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Financial crises are nothing new in Greece — they go back at least to the Peloponnesian War

In The Rise and Fall of Classical Greece Josiah Ober finds that, for all their sophistication, the Ancient Greeks were useless economists

11 July 2015

9:00 AM

11 July 2015

9:00 AM

The Rise and Fall of Classical Greece Josiah Ober

Princeton, pp.416, £24.95

Financial crises are nothing new in Greece. Back in 354 BC, at a time when Frankfurt was still a swamp, the Athenian general Xenophon wrote a briefing paper designed to help his city negotiate the aftermath of a disastrous war. His proposals mixed supply-side reform with Keynesian stimulus. The regulatory powers of Athenian officials, so Xenophon suggested, should be streamlined and enhanced; simultaneously, the city should invest in increasing its commercial and housing stock. The economy, boosted by these measures, would also benefit from encouraging foreign investment. ‘Imports and exports, sales, rents and customs’: all would then surely flourish.

Traditionally, the reputation of classical Greece among economists has tended to be almost as low as that of the modern Greek finance ministry. ‘So far as we can tell,’ wrote Joseph Schumpeter, ‘rudimentary economic analysis is a minor element — a very minor one —in the inheritance that has been left to us by our cultural ancestors, the Ancient Greeks.’

Nevertheless, it is not only the relative sophistication of Xenophon’s analysis that might give a historian pause. There is also, as Josiah Ober makes manifest in his ground-breaking new book, The Rise and Fall of Classical Greece, the sheer plenitude of Greek wealth. Even in the grip of financial crisis, most citizens of classical Athens shared an astonishing presumption: that their city would continue to get ever richer. Economic growth, which we in the West have also long taken for granted, is very far from normal. Most societies, in most periods of history, have been dependent on subsistence agriculture. Greece, between its ancient heyday and the present, was no exception. ‘Hellas, in the era of the classical efflorescence, was wealthy when compared to any point in Greek history before the 20th century.’


The confidence with which Ober is able to write this derives in large part from an increasingly sophisticated understanding of the demographics of the ancient Greek world. The claims on which his argument depends are certainly striking: that a Greek population which in 1000 BC had been a mere 330,000 had reached, by the time Xenophon came to write his discourse on the Athenian economy, 8.25 million, and that per capita consumption over the same period had doubled. This, which as a growth rate is comparable with that of the Dutch Republic and England during the 17th century, directly contradicts the traditional conception of the classical Greek economy as static and famine-haunted. The Greeks, unlike the peoples of larger and seemingly more formidable ancient empires, seem to have succeeded in escaping the Malthusian trap. Had they not, Ober declares flatly, then all the achievements of their civilisation — the tragedies of Sophocles, the sculptures of Phidias, the philosophy of Plato — might never have come to pass. His explanation for the glory that was Greece is, in that sense, a thoroughly Marxist one.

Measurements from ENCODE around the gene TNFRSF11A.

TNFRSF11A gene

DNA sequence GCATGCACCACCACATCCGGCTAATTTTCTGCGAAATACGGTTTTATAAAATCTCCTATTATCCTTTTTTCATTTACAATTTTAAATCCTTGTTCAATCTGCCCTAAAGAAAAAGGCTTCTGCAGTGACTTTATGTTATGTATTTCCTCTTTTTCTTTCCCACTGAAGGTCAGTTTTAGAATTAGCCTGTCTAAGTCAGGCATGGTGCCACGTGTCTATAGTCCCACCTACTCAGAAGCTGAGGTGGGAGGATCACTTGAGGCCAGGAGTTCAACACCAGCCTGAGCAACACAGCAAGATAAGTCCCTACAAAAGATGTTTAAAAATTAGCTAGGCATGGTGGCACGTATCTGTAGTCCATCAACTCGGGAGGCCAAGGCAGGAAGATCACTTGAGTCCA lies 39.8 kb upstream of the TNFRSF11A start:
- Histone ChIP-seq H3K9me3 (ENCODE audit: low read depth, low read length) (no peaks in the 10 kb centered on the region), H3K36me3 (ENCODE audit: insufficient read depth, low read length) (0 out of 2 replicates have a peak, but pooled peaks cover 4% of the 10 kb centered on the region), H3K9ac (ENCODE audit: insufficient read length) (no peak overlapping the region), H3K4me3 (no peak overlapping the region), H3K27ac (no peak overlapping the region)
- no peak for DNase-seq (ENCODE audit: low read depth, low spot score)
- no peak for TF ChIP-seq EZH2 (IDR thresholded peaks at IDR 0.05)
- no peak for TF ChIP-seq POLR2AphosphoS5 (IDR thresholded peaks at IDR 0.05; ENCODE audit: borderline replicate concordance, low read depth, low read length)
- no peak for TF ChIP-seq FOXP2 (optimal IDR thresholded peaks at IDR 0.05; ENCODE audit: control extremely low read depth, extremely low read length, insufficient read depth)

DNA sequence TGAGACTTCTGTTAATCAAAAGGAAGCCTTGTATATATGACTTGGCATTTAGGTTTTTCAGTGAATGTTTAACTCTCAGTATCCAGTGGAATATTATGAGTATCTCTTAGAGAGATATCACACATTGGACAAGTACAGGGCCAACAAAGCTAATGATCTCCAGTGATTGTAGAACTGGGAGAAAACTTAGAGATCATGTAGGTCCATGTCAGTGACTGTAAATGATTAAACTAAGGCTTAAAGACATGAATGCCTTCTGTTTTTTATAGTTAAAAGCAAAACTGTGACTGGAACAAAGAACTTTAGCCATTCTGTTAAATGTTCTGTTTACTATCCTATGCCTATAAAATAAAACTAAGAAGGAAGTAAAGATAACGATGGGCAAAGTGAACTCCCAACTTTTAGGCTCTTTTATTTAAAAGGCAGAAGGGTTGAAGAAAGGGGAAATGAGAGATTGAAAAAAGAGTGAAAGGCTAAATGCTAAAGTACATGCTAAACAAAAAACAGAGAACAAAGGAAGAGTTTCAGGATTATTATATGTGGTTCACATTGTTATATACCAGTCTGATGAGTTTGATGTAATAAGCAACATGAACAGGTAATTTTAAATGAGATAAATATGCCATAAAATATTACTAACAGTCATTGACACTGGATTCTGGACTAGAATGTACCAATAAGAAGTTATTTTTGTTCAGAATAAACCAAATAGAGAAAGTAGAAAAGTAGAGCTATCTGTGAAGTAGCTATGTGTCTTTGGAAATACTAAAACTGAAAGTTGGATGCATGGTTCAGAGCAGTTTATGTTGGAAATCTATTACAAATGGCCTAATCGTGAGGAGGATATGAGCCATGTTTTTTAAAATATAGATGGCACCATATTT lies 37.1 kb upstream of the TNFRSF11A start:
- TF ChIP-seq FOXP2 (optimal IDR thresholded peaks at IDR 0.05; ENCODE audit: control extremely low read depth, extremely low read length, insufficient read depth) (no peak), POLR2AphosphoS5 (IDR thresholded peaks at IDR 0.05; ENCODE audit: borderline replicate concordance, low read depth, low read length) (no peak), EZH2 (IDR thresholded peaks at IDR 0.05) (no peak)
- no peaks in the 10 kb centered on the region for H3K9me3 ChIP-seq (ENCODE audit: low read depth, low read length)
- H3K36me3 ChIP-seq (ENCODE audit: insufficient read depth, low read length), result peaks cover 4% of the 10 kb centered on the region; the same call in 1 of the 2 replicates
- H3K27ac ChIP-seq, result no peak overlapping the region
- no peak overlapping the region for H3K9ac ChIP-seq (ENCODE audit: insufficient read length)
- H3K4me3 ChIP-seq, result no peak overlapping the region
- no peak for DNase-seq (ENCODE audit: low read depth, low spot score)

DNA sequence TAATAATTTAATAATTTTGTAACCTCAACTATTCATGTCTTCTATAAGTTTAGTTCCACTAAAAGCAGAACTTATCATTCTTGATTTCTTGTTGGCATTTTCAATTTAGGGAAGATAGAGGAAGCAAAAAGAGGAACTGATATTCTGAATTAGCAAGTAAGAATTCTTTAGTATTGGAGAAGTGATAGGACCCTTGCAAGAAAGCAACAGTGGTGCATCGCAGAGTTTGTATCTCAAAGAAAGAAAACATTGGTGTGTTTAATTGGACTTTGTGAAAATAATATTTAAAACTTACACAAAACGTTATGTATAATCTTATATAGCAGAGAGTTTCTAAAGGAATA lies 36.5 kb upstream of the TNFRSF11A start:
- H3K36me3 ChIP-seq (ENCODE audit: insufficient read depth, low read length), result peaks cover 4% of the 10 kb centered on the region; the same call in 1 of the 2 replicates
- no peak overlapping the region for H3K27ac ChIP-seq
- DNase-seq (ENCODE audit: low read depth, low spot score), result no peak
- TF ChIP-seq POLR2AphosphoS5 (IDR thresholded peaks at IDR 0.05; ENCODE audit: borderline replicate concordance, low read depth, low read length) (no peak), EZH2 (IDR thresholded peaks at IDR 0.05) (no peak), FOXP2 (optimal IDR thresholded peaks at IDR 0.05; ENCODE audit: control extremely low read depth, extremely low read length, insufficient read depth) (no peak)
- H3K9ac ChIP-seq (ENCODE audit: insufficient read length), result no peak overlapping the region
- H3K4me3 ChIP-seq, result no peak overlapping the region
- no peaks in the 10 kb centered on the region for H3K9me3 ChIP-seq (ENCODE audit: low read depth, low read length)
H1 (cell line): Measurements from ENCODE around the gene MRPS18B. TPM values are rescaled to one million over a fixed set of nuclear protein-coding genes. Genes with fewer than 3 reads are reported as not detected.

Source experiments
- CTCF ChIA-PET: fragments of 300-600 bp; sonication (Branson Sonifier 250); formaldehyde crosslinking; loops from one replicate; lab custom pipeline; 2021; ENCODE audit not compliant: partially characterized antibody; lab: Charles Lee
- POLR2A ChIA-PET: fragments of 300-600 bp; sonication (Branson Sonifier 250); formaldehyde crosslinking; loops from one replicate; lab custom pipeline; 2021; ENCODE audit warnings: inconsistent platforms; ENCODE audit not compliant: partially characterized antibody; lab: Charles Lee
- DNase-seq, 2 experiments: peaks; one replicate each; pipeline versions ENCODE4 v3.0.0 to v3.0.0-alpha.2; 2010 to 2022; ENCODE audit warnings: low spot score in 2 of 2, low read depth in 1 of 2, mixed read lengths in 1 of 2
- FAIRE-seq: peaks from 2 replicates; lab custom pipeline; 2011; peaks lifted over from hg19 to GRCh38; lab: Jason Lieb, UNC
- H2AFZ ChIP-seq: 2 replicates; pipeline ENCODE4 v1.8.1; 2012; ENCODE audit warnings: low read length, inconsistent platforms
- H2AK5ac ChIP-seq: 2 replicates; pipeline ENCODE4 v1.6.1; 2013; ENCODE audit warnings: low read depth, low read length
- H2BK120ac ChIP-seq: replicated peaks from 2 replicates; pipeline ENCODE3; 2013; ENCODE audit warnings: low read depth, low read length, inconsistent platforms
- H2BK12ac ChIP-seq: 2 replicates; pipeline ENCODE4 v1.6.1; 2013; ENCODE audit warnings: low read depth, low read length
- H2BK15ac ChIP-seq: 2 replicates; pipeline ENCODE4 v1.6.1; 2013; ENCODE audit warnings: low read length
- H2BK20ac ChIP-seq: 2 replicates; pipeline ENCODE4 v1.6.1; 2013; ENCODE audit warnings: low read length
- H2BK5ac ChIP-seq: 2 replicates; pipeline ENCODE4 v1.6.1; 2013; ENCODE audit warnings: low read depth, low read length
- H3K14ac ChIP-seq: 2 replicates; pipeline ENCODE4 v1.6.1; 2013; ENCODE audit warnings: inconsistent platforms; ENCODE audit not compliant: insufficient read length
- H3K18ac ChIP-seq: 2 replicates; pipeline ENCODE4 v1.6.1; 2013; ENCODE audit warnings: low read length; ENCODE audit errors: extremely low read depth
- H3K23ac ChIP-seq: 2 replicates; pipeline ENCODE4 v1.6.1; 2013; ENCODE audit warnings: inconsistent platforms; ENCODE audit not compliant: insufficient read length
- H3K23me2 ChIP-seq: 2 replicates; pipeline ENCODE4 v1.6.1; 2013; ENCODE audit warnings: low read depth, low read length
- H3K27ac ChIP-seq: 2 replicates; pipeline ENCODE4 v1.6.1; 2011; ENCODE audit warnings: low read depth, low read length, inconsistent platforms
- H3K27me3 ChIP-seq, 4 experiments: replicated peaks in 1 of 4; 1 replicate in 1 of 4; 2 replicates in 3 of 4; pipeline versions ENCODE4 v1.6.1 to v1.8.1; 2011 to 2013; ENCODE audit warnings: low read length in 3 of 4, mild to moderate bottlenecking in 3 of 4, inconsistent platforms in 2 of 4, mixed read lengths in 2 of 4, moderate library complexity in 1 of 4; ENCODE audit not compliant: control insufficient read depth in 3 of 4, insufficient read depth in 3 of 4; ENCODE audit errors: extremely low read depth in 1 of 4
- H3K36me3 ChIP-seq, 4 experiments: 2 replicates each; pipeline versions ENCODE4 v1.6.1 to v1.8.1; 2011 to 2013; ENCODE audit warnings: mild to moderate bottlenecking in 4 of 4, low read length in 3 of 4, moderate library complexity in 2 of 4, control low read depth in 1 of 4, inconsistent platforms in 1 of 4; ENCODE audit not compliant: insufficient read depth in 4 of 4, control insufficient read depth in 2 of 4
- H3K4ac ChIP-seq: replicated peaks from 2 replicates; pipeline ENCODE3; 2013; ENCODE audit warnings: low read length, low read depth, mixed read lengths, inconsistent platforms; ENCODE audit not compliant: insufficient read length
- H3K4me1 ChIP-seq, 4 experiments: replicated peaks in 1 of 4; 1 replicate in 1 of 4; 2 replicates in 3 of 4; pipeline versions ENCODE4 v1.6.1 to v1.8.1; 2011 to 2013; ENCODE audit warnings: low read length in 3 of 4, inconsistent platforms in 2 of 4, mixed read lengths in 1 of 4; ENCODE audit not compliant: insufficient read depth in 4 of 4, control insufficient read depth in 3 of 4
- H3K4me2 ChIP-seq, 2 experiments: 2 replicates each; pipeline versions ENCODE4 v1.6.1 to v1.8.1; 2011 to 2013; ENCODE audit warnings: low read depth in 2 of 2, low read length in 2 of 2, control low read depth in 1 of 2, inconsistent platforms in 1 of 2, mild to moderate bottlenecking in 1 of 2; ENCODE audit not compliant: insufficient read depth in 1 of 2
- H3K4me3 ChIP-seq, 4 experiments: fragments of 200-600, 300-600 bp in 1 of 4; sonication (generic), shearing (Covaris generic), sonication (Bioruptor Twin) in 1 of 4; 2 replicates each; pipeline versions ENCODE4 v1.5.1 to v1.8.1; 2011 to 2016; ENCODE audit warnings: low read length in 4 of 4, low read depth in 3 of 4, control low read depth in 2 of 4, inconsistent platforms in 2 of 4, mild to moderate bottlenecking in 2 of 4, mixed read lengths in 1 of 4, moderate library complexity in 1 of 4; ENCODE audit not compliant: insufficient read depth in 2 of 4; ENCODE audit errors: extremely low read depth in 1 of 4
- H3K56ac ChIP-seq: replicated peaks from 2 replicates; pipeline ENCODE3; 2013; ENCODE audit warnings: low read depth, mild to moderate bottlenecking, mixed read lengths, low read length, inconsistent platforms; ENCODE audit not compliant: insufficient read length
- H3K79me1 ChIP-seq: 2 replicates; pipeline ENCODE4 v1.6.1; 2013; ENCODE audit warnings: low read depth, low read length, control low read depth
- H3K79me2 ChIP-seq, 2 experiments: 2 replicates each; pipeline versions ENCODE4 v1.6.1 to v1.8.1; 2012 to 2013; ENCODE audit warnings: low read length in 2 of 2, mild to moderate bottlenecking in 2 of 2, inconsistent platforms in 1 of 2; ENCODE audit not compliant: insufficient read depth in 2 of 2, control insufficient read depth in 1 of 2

Equally, though, it is one to warm any capitalist’s heart. Ancient Greece has never before been made to sound quite so like Silicon Valley. ‘Citizen-centred rules and norms promoted relatively open markets, enabling the constant exchange of information among many diverse people, and thereby drove continuous innovation and learning.’ Ober’s book is as near to a McKinsey report on classical Greece as has ever been written, and the effect is simultaneously eye-opening and disorienting.

The decentralised nature of the Greek world, with its multitude of city-states all ferociously competing with one another, and its capacity to develop functional models of participatory citizenship, are enshrined by Ober as the keys to its sustained economic growth. ‘Citizen-centred communities,’ he declares, perhaps with a glance over his shoulder at China, ‘are more likely to enable individuals to use reason and communication in the pursuit of public goods than are highly hierarchical societies.’ It has been a fair while since a classicist was willing to offer ancient Greece in quite so unapologetic a way as a model.

Yet for all the paradigm-shifting quality of Ober’s number-crunching, there is a risk attached to it that he never quite succeeds in averting: that of anachronism. Revelatory though it undoubtedly is to analyse ancient Greece in the manner of a management consultant, it leaves out too much that was alien and unsettling about Greek civilisation to be entirely convincing. Ober’s book is literally bloodless. Wars in his narrative take on the character of corporate takeovers, slavery is almost absent as a theme, and the environmental costs of economic growth, which led Plato to fret about deforestation, receive not so much as a mention.

The Decline and Fall of Classical Greece is a book that anyone interested in classical antiquity should read; but it is the surest measure of its significance, perhaps, that it serves to beg as many questions as it answers.

Available from the Spectator Bookshop, £21.95 Tel: 08430 600033. Tom Holland has written extensively on the ancient world in Rubicon, Persian Fire and In the Shadow of the Sword.


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